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Symptoms of PTSD associated with painful and nonpainful vicarious reactivity following amputation

Giummarra, Melita J., Fitzgibbon, Bernadette M., Tsao, Jack W., Gibson, Stephen J., Rich, Anina N., Georgiou-Karistianis, Nellie, Chou, Michael, Bradshaw, John L., Alphonso, Aimee L., Tung, Monica L., Drastal, Carol A., Hanling, Steven, Pasquina, Paul F. and Enticott, Peter G. 2015, Symptoms of PTSD associated with painful and nonpainful vicarious reactivity following amputation, Journal of traumatic stress, vol. 28, no. 4, pp. 330-338, doi: 10.1002/jts.22030.

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Title Symptoms of PTSD associated with painful and nonpainful vicarious reactivity following amputation
Author(s) Giummarra, Melita J.
Fitzgibbon, Bernadette M.
Tsao, Jack W.
Gibson, Stephen J.
Rich, Anina N.
Georgiou-Karistianis, Nellie
Chou, Michael
Bradshaw, John L.
Alphonso, Aimee L.
Tung, Monica L.
Drastal, Carol A.
Hanling, Steven
Pasquina, Paul F.
Enticott, Peter G.ORCID iD for Enticott, Peter G. orcid.org/0000-0002-6638-951X
Journal name Journal of traumatic stress
Volume number 28
Issue number 4
Start page 330
End page 338
Total pages 9
Publisher Wiley
Place of publication Weinheim, Germany
Publication date 2015-08
ISSN 1573-6598
Summary Although the experience of vicarious sensations when observing another in pain have been described postamputation, the underlying mechanisms are unknown. We investigated whether vicarious sensations are related to posttraumatic stress disorder (PTSD) symptoms and chronic pain. In Study 1, 236 amputees completed questionnaires about phantom limb phenomena and vicarious sensations to both innocuous and painful sensory experiences of others. There was a 10.2% incidence of vicarious sensations, which was significantly more prevalent in amputees reporting PTSD-like experiences, particularly increased arousal and reexperiencing the event that led to amputation (φ = .16). In Study 2, 63 amputees completed the Empathy for Pain Scale and PTSD Checklist-Civilian Version. Cluster analyses revealed 3 groups: 1 group did not experience vicarious pain or PTSD symptoms, and 2 groups were vicarious pain responders, but only 1 had increased PTSD symptoms. Only the latter group showed increased chronic pain severity compared with the nonresponder group (p = .025) with a moderate effect size (r = .35). The findings from both studies implicated an overlap, but also divergence, between PTSD symptoms and vicarious pain reactivity postamputation. Maladaptive mechanisms implicated in severe chronic pain and physical reactivity posttrauma may increase the incidence of vicarious reactivity to the pain of others.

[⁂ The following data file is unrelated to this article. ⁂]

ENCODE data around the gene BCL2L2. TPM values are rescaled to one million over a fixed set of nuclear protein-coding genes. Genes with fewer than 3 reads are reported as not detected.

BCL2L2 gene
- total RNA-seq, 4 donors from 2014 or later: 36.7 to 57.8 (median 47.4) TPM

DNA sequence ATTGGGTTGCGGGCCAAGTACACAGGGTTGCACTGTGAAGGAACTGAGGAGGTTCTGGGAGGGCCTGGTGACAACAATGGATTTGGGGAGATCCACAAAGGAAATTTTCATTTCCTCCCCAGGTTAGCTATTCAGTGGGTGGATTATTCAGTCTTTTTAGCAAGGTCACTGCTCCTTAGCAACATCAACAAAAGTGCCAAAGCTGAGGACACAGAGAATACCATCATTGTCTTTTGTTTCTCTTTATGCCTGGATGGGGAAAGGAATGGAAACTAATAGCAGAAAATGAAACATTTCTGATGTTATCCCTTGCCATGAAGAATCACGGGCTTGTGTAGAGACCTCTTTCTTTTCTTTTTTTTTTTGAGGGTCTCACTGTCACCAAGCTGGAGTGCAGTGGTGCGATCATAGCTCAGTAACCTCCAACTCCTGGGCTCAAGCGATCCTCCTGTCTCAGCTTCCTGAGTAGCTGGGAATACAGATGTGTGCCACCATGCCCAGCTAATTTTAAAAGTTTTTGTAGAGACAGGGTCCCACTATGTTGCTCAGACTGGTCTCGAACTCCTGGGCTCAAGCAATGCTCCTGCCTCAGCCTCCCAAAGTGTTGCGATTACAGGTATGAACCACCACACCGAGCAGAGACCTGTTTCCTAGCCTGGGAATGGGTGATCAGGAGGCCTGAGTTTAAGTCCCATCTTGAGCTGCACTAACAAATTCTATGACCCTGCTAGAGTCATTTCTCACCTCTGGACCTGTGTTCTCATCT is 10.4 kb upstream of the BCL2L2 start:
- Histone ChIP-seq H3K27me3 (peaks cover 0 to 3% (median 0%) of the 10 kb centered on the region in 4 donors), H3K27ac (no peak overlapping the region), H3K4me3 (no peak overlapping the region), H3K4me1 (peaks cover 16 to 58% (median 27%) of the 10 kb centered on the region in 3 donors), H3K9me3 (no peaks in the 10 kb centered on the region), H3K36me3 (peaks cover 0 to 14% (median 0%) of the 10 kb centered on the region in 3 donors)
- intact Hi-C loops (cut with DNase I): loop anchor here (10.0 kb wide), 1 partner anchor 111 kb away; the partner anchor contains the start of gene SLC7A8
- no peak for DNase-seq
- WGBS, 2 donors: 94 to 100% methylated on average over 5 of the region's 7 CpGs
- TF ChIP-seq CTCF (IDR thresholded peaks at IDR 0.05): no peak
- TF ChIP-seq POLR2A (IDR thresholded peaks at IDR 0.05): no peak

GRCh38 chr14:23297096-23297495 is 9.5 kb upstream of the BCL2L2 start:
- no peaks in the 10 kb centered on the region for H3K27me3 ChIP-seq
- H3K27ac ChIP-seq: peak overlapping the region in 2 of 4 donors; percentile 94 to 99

Language eng
DOI 10.1002/jts.22030
Field of Research 119999 Medical and Health Sciences not elsewhere classified
Socio Economic Objective 929999 Health not elsewhere classified
HERDC Research category C1 Refereed article in a scholarly journal
Copyright notice ©2015, Wiley
Persistent URL http://hdl.handle.net/10536/DRO/DU:30078043

Document type: Journal Article
Collection: School of Psychology
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